Rupee-dominated assets evince interest: RBI deputy governor BP Kanungo

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Published: August 27, 2019 2:09:09 AM

Rupee-denominated bonds, popularly known as Masala bonds, protect Indian companies issuing them from the exchange-rate risk since they raise debt from overseas markets in Indian rupees.

Gyrations in the forex market in these circumstances leave no option other than market intervention to restore orderliness in the market,” Kanungo said.

Indian rupee-denominated assets have witnessed a healthy interest from global institutions and investors and need to be given further ‘policy nudges’, Reserve Bank of India deputy governor BP Kanungo said.

Rupee-denominated bonds, popularly known as Masala bonds, protect Indian companies issuing them from the exchange-rate risk since they raise debt from overseas markets in Indian rupees.

Speaking at a Forex Association of India conference in Singapore on August 10, Kanungo also spoke of onshore markets needing further strengthening. “The policy regime is also oriented to providing adequate instruments of hedging to all resident economic agents who have exposure to a foreign currency as well as all non-residents who have a rupee exposure. The onshore markets are fairly deep and liquid, but needs further strengthening. There is a wide menu of hedging instruments available and further expansion would be in keeping with understanding of their risk implication.”

Kanungo’s theme for the speech was trade tensions between the US and China and the competitive protectionism through tariff barriers that seem to be contributing to the global economic slowdown. Trade tensions showed no signs of either a quick resolution or of escalation in near future, he pointed out. Other disruptive factors he listed out were the possibility of a ‘no-deal Brexit’ and uncertainty around the exit of Britain from the European Union, risks from geopolitical tensions in the Gulf and elsewhere.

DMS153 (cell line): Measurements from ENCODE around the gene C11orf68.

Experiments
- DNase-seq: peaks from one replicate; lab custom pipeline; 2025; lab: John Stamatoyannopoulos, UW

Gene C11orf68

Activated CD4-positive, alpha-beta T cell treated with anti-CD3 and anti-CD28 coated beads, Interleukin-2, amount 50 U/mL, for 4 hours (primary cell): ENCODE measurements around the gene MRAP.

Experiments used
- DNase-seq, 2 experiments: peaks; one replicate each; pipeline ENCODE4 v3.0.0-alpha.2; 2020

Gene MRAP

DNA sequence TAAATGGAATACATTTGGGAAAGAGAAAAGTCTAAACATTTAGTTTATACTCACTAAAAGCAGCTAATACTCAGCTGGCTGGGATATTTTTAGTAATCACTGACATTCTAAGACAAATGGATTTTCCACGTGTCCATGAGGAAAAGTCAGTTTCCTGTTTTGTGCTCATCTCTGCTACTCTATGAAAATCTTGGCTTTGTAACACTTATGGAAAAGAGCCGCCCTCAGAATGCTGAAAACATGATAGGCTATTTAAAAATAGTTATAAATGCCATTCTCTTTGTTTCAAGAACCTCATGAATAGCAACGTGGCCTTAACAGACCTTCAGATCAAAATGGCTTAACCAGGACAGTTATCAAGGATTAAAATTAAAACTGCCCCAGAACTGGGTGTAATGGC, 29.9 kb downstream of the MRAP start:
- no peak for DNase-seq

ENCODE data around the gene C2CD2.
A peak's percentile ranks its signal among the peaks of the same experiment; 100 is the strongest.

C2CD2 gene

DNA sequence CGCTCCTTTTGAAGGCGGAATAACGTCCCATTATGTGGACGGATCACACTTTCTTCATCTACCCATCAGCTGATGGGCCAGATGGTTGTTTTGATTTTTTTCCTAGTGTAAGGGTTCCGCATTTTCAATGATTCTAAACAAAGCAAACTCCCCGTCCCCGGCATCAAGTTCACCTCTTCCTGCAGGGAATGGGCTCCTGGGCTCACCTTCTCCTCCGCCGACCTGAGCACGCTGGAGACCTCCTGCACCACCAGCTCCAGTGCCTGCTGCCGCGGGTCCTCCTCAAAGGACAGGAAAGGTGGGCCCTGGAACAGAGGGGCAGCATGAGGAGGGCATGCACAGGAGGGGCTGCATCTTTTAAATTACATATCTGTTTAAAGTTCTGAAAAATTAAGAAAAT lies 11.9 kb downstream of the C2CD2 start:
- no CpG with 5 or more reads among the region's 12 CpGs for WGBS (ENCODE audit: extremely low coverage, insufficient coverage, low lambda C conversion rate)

He said even with the global economy ‘delicately poised’ is at this juncture, it is premature to think of de-globalisation. Globalisation is an irreversible process and progressing rapidly beyond expectation in recent times because of quantum advancements in communication and technology.

While globalisation has caused economies, markets, social interactions, education, etc to become intertwined, bringing with it problems and discontent, “wisdom lies in addressing them rather than disbanding the process”.

The deputy governor reiterated that the central bank’s intervention in the foreign exchange market is merely to curb sudden turbulences not backed by economic fundamentals, in line with its mandate to maintain orderly conditions in the market.

“Market operations are not intended to achieve any target exchange rate or band of rates. It must be pointed out that the exchange rate dynamics in India for more than a decade has been driven by capital flows rather than current account balances… Though long-term flows related to FDI and long-term debt have been fairly stable keeping in tandem with the economic fundamentals, the portfolio flows have their own dynamics depending as much on attractiveness of returns of Indian assets as the global factors determining their risk appetite.

Gyrations in the forex market in these circumstances leave no option other than market intervention to restore orderliness in the market,” Kanungo said.

He also said the country’s forex reserves are borrowed reserves and not built from export surplus. While reserves provide a bulwark against sudden flow reversals, they also enhance India’s ability to cope with the fallout and contribute to global stability as well.

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